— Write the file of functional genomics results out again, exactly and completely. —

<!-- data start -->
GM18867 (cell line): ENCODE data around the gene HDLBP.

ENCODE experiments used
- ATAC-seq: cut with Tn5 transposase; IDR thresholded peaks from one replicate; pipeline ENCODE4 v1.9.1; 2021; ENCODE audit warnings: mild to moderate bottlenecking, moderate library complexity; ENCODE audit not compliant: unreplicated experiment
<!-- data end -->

GM18867 (cell line): ENCODE data around the gene HDLBP.

ENCODE experiments used
- ATAC-seq: cut with Tn5 transposase; IDR thresholded peaks from one replicate; pipeline ENCODE4 v1.9.1; 2021; ENCODE audit warnings: mild to moderate bottlenecking, moderate library complexity; ENCODE audit not compliant: unreplicated experiment